Market Buzz

Posted by Ryan

Share on Facebook

Tweet on Twitter

Market BuzzChina Slows, Boyuan Still Grows

Toronto’s main index closed up 31.07 points to 11,666.92 this past Friday and posted a rebound week, despite the fact the U.S. Commerce Department reported that retail sales for May were down 1.2 per cent – the largest amount in eight months – against expectations for a gain of 0.2 per cent.

The data is key because U.S. consumer spending accounts for three quarters of the country’s economy and a fifth of global economic activity. It added to disappointment over U.S. job creation in May and worry about how Europe’s fiscal crisis could impact the global economic rebound.

But stateside, the Dow Jones industrial average logged its first winning week in a month.

The Dow rose 39 points Friday and ended the week with a gain of 2.8 per cent, its best weekly advance since mid-February. The market slid in morning trading on disappointing retail sales numbers but started to pare its losses after a report found consumers are gaining confidence in the economy. The market climbed in the last hour of trading to end near the highs of the day.

In the face of the retail sales data, the market found confidence in the preliminary Reuters/University of Michigan consumer sentiment index for June, which showed consumer confidence rose to its highest level since January 2008 and came in well ahead of forecasts. This was a bit of a surprise in our view.

Switching gears, we look to the East where, despite fears of China’s infrastructure build coming to a screaming halt, Canadian-listed Boyuan Construction Group Inc. (BOY:TSX), which is based in Jiaxing City, China and in the business of commercial and residential building construction, municipal infrastructure, and engineering, recently posted a strong set of quarterly growth.

Recently, Boyuan announced that its total contract revenue earned jumped 71.24 per cent to $103.6 million for the nine month period ended March 31, 2010, from contract revenue of $60.5 million for the same period last year. Q3 net income rose 86 per cent to $2.1 million, or $0.08 per share, from $1.16 million, or $0.05 per share, in the same period last year.

While we agree that the pace of growth is rightfully being slowed, the long term (three to ten years and beyond) continues to look bright for companies supporting this infrastructure build.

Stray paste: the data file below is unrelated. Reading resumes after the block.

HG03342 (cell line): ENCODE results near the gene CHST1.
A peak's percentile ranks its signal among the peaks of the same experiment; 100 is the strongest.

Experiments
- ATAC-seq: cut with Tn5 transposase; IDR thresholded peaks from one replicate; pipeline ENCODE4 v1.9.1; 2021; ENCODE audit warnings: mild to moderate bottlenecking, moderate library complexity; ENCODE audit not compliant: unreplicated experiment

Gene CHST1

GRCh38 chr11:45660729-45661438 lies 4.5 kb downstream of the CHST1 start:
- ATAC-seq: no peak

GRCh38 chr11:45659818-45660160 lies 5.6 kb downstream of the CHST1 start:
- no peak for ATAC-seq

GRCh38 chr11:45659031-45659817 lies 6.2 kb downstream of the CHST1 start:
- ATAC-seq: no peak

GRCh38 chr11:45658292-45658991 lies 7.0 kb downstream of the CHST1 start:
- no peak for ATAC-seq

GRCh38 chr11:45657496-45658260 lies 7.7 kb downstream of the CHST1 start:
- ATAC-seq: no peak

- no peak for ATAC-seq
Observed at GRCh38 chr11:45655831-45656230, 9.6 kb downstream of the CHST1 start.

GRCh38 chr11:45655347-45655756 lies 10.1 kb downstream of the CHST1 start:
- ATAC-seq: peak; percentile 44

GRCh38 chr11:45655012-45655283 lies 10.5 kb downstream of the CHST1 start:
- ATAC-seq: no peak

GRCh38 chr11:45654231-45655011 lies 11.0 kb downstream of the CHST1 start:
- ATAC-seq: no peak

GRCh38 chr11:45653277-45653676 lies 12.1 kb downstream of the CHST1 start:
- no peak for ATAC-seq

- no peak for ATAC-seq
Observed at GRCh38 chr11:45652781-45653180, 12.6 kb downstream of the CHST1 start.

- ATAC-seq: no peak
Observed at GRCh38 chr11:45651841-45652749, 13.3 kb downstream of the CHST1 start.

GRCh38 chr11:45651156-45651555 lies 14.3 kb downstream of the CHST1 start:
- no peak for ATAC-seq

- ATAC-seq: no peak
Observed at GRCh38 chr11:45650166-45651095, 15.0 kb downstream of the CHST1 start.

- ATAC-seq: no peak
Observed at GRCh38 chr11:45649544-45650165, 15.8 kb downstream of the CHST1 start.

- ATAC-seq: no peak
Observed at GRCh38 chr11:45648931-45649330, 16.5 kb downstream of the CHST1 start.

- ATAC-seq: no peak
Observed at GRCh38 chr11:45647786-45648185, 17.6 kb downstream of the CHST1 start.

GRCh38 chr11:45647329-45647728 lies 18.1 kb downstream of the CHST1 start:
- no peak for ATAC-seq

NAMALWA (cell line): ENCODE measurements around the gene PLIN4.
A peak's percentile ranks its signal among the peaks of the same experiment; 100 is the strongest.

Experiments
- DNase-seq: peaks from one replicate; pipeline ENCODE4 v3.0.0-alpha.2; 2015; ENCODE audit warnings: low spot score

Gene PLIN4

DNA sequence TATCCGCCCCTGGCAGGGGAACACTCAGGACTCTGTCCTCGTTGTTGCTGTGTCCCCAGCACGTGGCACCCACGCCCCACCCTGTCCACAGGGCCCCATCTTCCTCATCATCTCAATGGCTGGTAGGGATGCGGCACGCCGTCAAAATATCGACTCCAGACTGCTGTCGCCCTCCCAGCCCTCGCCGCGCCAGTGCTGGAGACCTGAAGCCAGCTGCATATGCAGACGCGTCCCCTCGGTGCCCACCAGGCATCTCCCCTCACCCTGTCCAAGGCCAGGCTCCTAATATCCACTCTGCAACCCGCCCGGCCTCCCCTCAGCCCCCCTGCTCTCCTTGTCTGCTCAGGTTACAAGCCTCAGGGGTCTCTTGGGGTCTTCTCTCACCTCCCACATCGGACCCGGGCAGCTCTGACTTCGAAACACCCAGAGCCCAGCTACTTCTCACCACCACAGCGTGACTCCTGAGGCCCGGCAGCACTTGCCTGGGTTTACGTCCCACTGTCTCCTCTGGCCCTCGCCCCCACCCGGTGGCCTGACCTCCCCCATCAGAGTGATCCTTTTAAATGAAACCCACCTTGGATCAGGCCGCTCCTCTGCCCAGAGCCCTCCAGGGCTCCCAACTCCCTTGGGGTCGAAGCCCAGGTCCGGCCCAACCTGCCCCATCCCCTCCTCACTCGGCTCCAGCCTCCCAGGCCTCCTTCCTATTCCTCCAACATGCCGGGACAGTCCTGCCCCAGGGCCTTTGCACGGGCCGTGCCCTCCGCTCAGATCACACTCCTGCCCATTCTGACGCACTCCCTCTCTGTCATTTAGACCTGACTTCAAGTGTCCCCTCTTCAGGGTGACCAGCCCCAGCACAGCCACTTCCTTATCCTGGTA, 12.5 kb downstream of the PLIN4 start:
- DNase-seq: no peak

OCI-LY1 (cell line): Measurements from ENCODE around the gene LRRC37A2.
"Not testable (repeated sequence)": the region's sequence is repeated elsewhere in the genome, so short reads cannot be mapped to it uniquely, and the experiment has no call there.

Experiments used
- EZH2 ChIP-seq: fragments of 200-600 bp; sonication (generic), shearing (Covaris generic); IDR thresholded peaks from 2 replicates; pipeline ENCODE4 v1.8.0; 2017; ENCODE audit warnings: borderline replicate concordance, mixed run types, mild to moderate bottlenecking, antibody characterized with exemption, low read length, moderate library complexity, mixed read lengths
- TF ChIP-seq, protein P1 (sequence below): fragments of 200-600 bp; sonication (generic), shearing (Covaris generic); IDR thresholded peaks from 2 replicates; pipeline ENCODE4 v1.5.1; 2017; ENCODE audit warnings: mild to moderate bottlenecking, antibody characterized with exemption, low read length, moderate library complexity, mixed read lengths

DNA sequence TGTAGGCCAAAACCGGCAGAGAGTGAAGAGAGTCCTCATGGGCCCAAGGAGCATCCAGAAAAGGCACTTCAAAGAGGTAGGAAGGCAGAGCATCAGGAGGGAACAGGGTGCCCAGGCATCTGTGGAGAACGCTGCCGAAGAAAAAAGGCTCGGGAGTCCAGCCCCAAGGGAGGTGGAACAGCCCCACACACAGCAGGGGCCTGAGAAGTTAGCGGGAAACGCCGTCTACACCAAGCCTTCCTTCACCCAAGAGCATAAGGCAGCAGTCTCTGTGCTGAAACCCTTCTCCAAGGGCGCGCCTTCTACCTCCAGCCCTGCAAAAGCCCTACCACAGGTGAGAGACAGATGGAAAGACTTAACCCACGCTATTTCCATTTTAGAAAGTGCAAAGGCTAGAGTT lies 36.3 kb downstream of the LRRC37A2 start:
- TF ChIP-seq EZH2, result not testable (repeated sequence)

Finally, see the “Put it to Us” section below for further positive news from one of last year’s top recommendation’s from our Canadian Small-Cap Universe (, The Cash Store Financial Services Inc. (CSF:TSX).

Looniversity –  Dollar Cost Averaging

Dollar Cost Averaging (DCA) — purported to cure the sick, feed the hungry, make Paris Hilton tolerable, and, of course, produce tremendous investment returns. While claims of its all-encompassing power tend to be exaggerated, DCA can help reduce your risk, which is no small feat.

Essentially, DCA is a systematic investment plan under which investors make predetermined periodic purchases of a fixed amount on a monthly, quarterly, or even yearly basis. The strategy protects your portfolio by forcing you to buy more shares when the market is falling and fewer shares when the market is rising. In the end (assuming markets increase over time), your cost per share is lower than the average price per share.

The true beauty of DCA can be found in its stone cold, emotion free structure and is often realized during a down market. When the market is falling, investors tend to believe it may fall indefinitely, and find it difficult to make purchases. Conversely, when the market is rising, investors tend to believe it will go up forever, and go on a buying spree. In most cases, this is exactly the opposite of what should be done. A DCA strategy forces you to put aside your “gut reaction” and continue investing periodically no matter what the current market psychology.

Caveat – If your plan to use the DCA method, make sure to look at that stock you are investing in and ensure that the basic reason you originally bought the stock (i.e. It is a great business, profitable, growing at above average rates or with a solid yield, limited debt, and trading at reasonable valuations) remains in place. If it does not, consider selling rather than dollar cost averaging.

Put it to Us?

Q. I am a long-time subscriber (client) of yours ( and bought The Cash Store Financial Services Inc. (CSF:TSX) on your recommendation at $7.00 last summer. We are very happy with it now trading at $16.75 and it keeps paying us dividends! This week I heard it was to list on the New York Exchange. How will this affect my stock and will I have to trade it on the NYSE now?

– Roy Arnold; Toronto, Ontario

A. Roy, you are correct. We are happy to report that on June 3, 2010, one of our Focus BUYs from 2009, The Cash Store Financial Services Inc. (CSF:TSX), Canada’s largest alternative financial services company, announced that its common shares have been authorized for listing on the New York Stock Exchange (NYSE). The company shares began trading on the NYSE on June 8, 2010, under the symbol “CSFS.” You may continue trading it on the TSX as well as the company has retained its primary listing on the Toronto Stock Exchange. As far as the impact on the stock, there is nothing really business wise (with respect to earnings or revenues) that the NYSE listing creates. However, the listing does represent an opportunity for the company to reach a broader investment base in the United States and will help to gain greater exposure in this critical investing market. Ultimately, its continued success will continue to come down to management’s execution on its growth strategy and continued efforts to growth cash flow, earnings, and your dividend.

KeyStone’s Latest Reports Section